Baird is employee-owned, which is unique for a firm with well over $200 billion in AUM. These shares are owned indirectly through related holding companies.

Baird Private Wealth Management Client Types and Minimum Account Sizes

Baird Private Wealth Management works with over 200,000 individual clients with and without a high net worth. However, its client base extends beyond individual investors. The firm also serves businesses, estates, trusts, charitable organizations, colleges, hospitals, government entities, registered investment companies, banks, pension plans, profit-sharing plans, insurance companies, pooled investment vehicles, investment advisors, Taft-Hartley plans and more.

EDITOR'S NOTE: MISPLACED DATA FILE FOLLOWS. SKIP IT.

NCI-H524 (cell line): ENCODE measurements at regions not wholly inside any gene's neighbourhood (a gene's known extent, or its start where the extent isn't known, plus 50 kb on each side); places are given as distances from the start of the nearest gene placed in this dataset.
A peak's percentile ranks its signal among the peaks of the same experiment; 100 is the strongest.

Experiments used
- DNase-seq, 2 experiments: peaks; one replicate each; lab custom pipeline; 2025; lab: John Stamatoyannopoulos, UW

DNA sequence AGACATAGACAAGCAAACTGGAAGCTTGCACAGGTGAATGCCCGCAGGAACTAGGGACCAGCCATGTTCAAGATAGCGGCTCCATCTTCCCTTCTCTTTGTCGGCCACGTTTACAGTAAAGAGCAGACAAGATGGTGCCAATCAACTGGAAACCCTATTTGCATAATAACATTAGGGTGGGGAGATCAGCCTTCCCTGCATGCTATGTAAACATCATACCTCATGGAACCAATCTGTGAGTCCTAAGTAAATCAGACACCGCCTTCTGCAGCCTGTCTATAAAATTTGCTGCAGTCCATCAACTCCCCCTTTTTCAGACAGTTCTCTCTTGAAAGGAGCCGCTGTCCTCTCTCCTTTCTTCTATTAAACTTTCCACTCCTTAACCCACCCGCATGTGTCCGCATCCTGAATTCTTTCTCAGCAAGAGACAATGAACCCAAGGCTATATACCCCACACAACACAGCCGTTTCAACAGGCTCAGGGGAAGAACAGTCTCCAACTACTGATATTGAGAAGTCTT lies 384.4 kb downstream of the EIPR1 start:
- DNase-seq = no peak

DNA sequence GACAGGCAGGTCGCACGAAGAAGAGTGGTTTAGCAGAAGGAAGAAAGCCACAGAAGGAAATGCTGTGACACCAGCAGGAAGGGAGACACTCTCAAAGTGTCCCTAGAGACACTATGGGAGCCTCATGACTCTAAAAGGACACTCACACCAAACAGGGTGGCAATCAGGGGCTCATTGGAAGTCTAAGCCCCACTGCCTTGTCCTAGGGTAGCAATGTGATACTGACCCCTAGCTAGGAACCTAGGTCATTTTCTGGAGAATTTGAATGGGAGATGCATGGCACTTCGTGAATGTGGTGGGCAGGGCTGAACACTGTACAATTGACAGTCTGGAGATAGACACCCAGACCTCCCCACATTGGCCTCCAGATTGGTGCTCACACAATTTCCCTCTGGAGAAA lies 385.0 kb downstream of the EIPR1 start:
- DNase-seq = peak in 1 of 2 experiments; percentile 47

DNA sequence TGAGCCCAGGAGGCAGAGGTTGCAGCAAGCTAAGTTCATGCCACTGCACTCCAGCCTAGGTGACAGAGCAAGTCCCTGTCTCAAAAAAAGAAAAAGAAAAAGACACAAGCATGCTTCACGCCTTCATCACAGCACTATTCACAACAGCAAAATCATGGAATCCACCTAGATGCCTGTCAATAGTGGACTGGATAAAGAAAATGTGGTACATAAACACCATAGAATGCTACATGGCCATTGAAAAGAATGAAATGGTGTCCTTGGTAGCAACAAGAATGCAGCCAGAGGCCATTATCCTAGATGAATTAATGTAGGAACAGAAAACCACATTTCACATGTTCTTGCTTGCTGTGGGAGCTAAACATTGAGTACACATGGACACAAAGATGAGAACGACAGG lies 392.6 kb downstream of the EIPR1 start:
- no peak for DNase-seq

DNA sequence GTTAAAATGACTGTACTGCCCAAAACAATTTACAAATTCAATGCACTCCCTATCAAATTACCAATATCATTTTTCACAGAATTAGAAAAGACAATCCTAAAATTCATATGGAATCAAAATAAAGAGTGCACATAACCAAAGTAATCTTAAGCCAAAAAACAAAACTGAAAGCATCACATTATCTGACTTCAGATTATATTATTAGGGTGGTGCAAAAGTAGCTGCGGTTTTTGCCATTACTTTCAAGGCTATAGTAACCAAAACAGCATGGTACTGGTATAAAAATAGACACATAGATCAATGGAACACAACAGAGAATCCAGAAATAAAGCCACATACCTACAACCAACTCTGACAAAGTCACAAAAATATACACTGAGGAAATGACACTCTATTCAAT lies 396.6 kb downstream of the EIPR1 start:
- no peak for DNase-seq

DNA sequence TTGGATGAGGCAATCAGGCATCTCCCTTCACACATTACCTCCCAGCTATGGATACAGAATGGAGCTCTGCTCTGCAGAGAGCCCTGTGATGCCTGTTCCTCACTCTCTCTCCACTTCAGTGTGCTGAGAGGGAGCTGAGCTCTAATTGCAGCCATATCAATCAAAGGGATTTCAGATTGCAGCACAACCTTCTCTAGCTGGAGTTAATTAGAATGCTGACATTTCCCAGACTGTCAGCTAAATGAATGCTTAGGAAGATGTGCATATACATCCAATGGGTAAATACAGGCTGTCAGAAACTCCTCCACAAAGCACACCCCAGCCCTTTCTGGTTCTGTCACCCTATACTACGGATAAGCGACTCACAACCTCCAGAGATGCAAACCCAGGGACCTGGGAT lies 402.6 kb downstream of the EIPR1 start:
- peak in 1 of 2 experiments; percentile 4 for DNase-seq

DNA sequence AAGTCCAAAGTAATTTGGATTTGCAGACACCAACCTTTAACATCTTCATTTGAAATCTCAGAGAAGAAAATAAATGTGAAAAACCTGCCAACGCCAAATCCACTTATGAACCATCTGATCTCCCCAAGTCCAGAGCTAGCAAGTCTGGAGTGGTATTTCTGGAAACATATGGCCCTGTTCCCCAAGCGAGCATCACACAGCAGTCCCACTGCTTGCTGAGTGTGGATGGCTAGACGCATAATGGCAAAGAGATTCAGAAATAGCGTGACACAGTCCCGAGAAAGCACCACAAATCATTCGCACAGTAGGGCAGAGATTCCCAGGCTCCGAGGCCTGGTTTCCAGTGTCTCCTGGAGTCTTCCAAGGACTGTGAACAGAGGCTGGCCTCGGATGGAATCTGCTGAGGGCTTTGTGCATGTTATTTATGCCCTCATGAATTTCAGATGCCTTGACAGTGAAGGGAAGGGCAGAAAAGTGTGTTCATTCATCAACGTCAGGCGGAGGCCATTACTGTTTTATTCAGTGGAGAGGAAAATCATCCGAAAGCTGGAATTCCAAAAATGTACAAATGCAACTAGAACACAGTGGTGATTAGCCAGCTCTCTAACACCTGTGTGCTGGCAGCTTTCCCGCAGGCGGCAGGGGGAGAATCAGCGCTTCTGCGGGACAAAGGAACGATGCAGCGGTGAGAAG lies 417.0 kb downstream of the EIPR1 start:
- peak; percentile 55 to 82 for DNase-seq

Baird Private Wealth Management has extremely varied minimum investment requirements for its extensive service offerings. The firm’s financial planning services require no minimum investment. Other account minimums are as low as $5,000 and may range up to $1 million.

Services Offered by Baird Private Wealth Management

Considering the size of Baird Private Wealth Management, it should come as no surprise that its service offerings are extensive. The firm offers the following:

  • Investment and portfolio management
    • Portfolios based on mutual funds, ETFs, equities and more
    • Alternative investment review
    • Strategy recommendations
    • Asset management
  • General financial planning
    • Retirement planning
      • Retirement income analysis
      • Long-term investment planning
    • Estate planning
      • Direct wealth and asset transfer